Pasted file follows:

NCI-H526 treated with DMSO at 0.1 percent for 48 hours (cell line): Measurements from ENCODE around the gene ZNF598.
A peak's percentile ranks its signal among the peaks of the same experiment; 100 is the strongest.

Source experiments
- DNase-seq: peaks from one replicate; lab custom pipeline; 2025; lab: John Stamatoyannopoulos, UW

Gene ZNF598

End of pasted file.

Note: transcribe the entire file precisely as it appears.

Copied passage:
NCI-H526 treated with DMSO at 0.1 percent for 48 hours (cell line): Measurements from ENCODE around the gene ZNF598.
A peak's percentile ranks its signal among the peaks of the same experiment; 100 is the strongest.

Source experiments
- DNase-seq: peaks from one replicate; lab custom pipeline; 2025; lab: John Stamatoyannopoulos, UW

Gene ZNF598